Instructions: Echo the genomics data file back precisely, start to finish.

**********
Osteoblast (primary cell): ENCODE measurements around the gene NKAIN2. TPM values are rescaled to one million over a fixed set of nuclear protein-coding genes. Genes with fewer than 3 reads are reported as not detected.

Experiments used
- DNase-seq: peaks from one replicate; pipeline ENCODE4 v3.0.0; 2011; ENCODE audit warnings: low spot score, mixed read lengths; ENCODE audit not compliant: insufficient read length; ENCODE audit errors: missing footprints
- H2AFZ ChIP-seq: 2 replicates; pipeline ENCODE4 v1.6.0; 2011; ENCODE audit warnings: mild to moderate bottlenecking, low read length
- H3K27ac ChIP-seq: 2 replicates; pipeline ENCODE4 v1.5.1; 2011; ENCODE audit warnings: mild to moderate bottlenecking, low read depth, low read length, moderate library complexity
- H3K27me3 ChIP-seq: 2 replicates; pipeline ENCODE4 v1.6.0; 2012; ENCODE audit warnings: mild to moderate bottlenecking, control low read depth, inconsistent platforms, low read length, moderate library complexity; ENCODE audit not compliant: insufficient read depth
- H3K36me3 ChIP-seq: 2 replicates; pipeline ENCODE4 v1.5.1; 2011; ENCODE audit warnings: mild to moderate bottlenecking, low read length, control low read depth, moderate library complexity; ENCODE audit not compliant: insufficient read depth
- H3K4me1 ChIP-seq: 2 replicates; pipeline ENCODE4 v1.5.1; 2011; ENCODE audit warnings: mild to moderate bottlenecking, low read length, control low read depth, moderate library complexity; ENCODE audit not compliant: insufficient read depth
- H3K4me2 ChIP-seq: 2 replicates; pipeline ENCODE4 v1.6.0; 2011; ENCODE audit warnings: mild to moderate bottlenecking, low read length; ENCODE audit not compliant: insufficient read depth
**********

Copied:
Osteoblast (primary cell): ENCODE measurements around the gene NKAIN2. TPM values are rescaled to one million over a fixed set of nuclear protein-coding genes. Genes with fewer than 3 reads are reported as not detected.

Experiments used
- DNase-seq: peaks from one replicate; pipeline ENCODE4 v3.0.0; 2011; ENCODE audit warnings: low spot score, mixed read lengths; ENCODE audit not compliant: insufficient read length; ENCODE audit errors: missing footprints
- H2AFZ ChIP-seq: 2 replicates; pipeline ENCODE4 v1.6.0; 2011; ENCODE audit warnings: mild to moderate bottlenecking, low read length
- H3K27ac ChIP-seq: 2 replicates; pipeline ENCODE4 v1.5.1; 2011; ENCODE audit warnings: mild to moderate bottlenecking, low read depth, low read length, moderate library complexity
- H3K27me3 ChIP-seq: 2 replicates; pipeline ENCODE4 v1.6.0; 2012; ENCODE audit warnings: mild to moderate bottlenecking, control low read depth, inconsistent platforms, low read length, moderate library complexity; ENCODE audit not compliant: insufficient read depth
- H3K36me3 ChIP-seq: 2 replicates; pipeline ENCODE4 v1.5.1; 2011; ENCODE audit warnings: mild to moderate bottlenecking, low read length, control low read depth, moderate library complexity; ENCODE audit not compliant: insufficient read depth
- H3K4me1 ChIP-seq: 2 replicates; pipeline ENCODE4 v1.5.1; 2011; ENCODE audit warnings: mild to moderate bottlenecking, low read length, control low read depth, moderate library complexity; ENCODE audit not compliant: insufficient read depth
- H3K4me2 ChIP-seq: 2 replicates; pipeline ENCODE4 v1.6.0; 2011; ENCODE audit warnings: mild to moderate bottlenecking, low read length; ENCODE audit not compliant: insufficient read depth